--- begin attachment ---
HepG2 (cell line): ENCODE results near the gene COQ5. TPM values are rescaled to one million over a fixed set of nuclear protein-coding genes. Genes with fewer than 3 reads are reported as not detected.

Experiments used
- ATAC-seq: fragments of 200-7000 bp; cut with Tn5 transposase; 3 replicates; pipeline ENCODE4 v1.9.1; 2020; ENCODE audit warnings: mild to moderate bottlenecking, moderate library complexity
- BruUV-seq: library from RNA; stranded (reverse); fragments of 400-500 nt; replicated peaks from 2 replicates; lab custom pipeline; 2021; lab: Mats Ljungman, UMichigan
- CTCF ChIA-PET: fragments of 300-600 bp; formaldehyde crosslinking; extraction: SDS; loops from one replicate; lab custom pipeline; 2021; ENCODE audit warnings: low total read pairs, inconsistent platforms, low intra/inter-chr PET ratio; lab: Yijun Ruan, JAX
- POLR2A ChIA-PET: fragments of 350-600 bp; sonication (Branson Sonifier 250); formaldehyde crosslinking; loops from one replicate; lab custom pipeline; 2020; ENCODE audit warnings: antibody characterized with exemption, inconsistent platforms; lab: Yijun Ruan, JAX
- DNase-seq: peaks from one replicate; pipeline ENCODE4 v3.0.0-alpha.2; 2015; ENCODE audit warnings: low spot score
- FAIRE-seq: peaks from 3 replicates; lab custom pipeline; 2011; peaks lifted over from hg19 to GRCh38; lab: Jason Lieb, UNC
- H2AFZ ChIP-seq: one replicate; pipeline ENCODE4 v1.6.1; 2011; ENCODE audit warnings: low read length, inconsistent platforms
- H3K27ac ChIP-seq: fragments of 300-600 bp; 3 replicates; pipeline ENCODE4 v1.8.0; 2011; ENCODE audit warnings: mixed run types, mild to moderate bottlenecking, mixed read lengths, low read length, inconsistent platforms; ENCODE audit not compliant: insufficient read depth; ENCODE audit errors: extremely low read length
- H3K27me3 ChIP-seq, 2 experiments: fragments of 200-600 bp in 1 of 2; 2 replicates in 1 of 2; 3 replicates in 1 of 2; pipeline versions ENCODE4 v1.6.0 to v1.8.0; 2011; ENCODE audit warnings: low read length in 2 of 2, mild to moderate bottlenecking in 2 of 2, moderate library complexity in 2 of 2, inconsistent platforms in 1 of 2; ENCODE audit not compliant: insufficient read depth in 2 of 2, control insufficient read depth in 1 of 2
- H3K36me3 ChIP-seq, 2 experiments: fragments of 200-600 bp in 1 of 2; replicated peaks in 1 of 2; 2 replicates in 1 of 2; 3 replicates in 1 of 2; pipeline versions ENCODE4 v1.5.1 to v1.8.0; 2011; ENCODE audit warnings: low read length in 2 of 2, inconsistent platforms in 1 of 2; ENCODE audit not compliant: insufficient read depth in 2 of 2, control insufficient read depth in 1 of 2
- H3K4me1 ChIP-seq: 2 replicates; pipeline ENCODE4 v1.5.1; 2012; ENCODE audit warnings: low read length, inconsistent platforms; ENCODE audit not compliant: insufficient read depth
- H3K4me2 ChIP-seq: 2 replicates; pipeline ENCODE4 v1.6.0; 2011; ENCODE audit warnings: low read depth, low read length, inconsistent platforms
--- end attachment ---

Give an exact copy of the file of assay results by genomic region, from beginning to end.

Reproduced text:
HepG2 (cell line): ENCODE results near the gene COQ5. TPM values are rescaled to one million over a fixed set of nuclear protein-coding genes. Genes with fewer than 3 reads are reported as not detected.

Experiments used
- ATAC-seq: fragments of 200-7000 bp; cut with Tn5 transposase; 3 replicates; pipeline ENCODE4 v1.9.1; 2020; ENCODE audit warnings: mild to moderate bottlenecking, moderate library complexity
- BruUV-seq: library from RNA; stranded (reverse); fragments of 400-500 nt; replicated peaks from 2 replicates; lab custom pipeline; 2021; lab: Mats Ljungman, UMichigan
- CTCF ChIA-PET: fragments of 300-600 bp; formaldehyde crosslinking; extraction: SDS; loops from one replicate; lab custom pipeline; 2021; ENCODE audit warnings: low total read pairs, inconsistent platforms, low intra/inter-chr PET ratio; lab: Yijun Ruan, JAX
- POLR2A ChIA-PET: fragments of 350-600 bp; sonication (Branson Sonifier 250); formaldehyde crosslinking; loops from one replicate; lab custom pipeline; 2020; ENCODE audit warnings: antibody characterized with exemption, inconsistent platforms; lab: Yijun Ruan, JAX
- DNase-seq: peaks from one replicate; pipeline ENCODE4 v3.0.0-alpha.2; 2015; ENCODE audit warnings: low spot score
- FAIRE-seq: peaks from 3 replicates; lab custom pipeline; 2011; peaks lifted over from hg19 to GRCh38; lab: Jason Lieb, UNC
- H2AFZ ChIP-seq: one replicate; pipeline ENCODE4 v1.6.1; 2011; ENCODE audit warnings: low read length, inconsistent platforms
- H3K27ac ChIP-seq: fragments of 300-600 bp; 3 replicates; pipeline ENCODE4 v1.8.0; 2011; ENCODE audit warnings: mixed run types, mild to moderate bottlenecking, mixed read lengths, low read length, inconsistent platforms; ENCODE audit not compliant: insufficient read depth; ENCODE audit errors: extremely low read length
- H3K27me3 ChIP-seq, 2 experiments: fragments of 200-600 bp in 1 of 2; 2 replicates in 1 of 2; 3 replicates in 1 of 2; pipeline versions ENCODE4 v1.6.0 to v1.8.0; 2011; ENCODE audit warnings: low read length in 2 of 2, mild to moderate bottlenecking in 2 of 2, moderate library complexity in 2 of 2, inconsistent platforms in 1 of 2; ENCODE audit not compliant: insufficient read depth in 2 of 2, control insufficient read depth in 1 of 2
- H3K36me3 ChIP-seq, 2 experiments: fragments of 200-600 bp in 1 of 2; replicated peaks in 1 of 2; 2 replicates in 1 of 2; 3 replicates in 1 of 2; pipeline versions ENCODE4 v1.5.1 to v1.8.0; 2011; ENCODE audit warnings: low read length in 2 of 2, inconsistent platforms in 1 of 2; ENCODE audit not compliant: insufficient read depth in 2 of 2, control insufficient read depth in 1 of 2
- H3K4me1 ChIP-seq: 2 replicates; pipeline ENCODE4 v1.5.1; 2012; ENCODE audit warnings: low read length, inconsistent platforms; ENCODE audit not compliant: insufficient read depth
- H3K4me2 ChIP-seq: 2 replicates; pipeline ENCODE4 v1.6.0; 2011; ENCODE audit warnings: low read depth, low read length, inconsistent platforms